From a purely scientific standpoint, Morris goes on to make a case for animal conservation. In other words, he argues that we have a duty to promote diversity in the community of life, if for no other reason than for our own curiosity:
“If we are to continue to enjoy the rich complexities of the animal world and to use wild animals as objects of scientific and aesthetic exploration, we must give them a helping hand. If we allow them to vanish, we shall have simplified our environment in a most unfortunate way. Being an intensely investigatory species, we can ill afford to lose such a valuable source of material.”
In this chapter, he also details some very intriguing studies among children that provide evidence for why we prefer certain animal species to others. It appears our aversion to snakes may very well be traced to our ancient primate heritage (snakes being one of the other tree-dwelling species capable of causing harm to most primate species). These studies also show that animals with similarly ‘human’ characteristics are preferred to those with which we struggle to identify.
Because of this natural biological attraction or aversion to certain animals over others, Morris makes this statement near the end of the chapter:
“As I have stressed throughout this book, we are, despite all our great technological advances, still very much a simple biological phenomenon. Despite our grandiose ideas and our lofty self-conceits, we are still humble animals, subject to all the basic laws of animal behaviour.”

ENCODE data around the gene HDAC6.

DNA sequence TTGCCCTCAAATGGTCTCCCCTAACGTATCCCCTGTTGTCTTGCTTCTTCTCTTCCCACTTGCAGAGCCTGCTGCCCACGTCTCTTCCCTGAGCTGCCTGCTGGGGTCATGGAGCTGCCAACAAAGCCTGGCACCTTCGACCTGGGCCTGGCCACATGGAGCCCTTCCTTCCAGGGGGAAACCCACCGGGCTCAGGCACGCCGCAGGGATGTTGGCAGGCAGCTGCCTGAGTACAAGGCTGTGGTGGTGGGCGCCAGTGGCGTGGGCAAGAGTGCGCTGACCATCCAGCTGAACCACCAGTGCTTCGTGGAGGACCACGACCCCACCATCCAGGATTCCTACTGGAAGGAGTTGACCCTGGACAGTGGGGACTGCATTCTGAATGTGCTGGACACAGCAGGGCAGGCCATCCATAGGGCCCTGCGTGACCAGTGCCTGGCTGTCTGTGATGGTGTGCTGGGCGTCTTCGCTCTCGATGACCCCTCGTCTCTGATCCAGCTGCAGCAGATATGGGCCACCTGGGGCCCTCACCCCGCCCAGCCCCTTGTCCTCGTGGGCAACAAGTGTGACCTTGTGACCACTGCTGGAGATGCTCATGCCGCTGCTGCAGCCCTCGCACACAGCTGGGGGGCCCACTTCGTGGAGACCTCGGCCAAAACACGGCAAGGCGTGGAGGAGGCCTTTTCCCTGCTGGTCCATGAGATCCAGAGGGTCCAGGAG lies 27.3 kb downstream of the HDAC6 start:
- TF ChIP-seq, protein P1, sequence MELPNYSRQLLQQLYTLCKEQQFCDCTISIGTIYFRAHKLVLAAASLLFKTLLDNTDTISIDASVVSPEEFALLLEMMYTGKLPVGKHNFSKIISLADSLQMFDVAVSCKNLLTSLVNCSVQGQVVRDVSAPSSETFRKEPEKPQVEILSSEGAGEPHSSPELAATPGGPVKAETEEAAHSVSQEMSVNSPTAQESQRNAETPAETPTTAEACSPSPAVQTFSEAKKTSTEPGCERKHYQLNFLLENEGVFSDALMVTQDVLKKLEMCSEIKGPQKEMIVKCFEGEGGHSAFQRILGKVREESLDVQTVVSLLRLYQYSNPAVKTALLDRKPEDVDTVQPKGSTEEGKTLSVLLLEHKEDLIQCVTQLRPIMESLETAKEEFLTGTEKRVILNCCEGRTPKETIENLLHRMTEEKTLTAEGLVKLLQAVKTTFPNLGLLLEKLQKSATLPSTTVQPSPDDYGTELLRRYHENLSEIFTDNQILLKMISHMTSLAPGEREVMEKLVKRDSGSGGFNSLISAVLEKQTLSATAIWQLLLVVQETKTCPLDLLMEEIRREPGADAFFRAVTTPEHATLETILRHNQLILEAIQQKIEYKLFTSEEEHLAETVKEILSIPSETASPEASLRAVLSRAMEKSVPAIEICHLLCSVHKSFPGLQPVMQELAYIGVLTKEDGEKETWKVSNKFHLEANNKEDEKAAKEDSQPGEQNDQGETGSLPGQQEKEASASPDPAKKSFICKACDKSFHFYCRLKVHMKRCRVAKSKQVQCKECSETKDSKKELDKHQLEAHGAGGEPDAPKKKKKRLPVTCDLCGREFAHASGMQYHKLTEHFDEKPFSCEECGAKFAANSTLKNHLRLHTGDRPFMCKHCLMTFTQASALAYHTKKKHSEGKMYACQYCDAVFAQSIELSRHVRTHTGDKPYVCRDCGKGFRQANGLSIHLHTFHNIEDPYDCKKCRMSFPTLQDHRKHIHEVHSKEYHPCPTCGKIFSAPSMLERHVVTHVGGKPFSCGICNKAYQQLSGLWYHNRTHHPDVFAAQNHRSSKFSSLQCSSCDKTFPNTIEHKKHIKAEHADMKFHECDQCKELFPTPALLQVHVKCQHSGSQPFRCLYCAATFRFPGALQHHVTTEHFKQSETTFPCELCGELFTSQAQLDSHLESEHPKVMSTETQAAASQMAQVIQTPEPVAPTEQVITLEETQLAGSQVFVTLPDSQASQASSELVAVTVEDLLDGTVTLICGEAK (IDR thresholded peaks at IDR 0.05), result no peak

Closing Thoughts and Final Opinion
In spite of an honest effort to provide an in-depth look at Desmond Morris’ The Naked Ape, I feel that this review has only just scratched the surface. Each chapter was full of insights and scientific evidence for why we find ourselves in this current position, why we do what we do, and what governs our daily interactions. I can say with certainty that I look at social settings, the current events of the world, and my own decision-making processes through entire new lenses now that I’ve finished this book.
In closing, I’d like to leave this review with Morris’ closing statement. Although I don’t 100% agree with the doomsday proclamation he makes here, I do think healthy consideration of our place within the community of life (rather than as rulers of that community), is in order if we wish to sustain healthy human existence on this planet:
“We must somehow improve in quality rather than in sheer quantity. If we do this, we can continue to progress technologically in a dramatic and exciting way without denying our evolutionary inheritance. If we do not, then our suppressed biological urges will build up and up until the dam bursts and the whole of our elaborate existence is swept away in the flood.”
Explore The Naked Ape!
While I hope you’ve enjoyed this summary of my most important takeaways from each chapter of Desmond Morris’ The Naked Ape, I want to stress that there is really no substitute for sitting down and the digesting the entire book on your time. If you do choose to purchase The Naked Ape after reading this review, I’d love to know how the book speaks to you!
Also, I’d love to hear what other types of books or authors you’d like to see reviewed on this site. I’m always looking for new opportunities to read and review. My only regret is that my reading list tends to grow much faster than I’m able to check items off of it, so if you do leave me a suggestion, I appreciate your patience as I dive into the many books on my shelves!
Please leave a comment below if you are inspired, perplexed, saddened, or angered by any of the ideas presented above. I welcome any and all comments and will do my best to respond hastily. I’d also encourage you to share this with others if you found it particularly insightful or helpful. Be sure to tag @ballisterwriting on Facebook or Instagram if you do!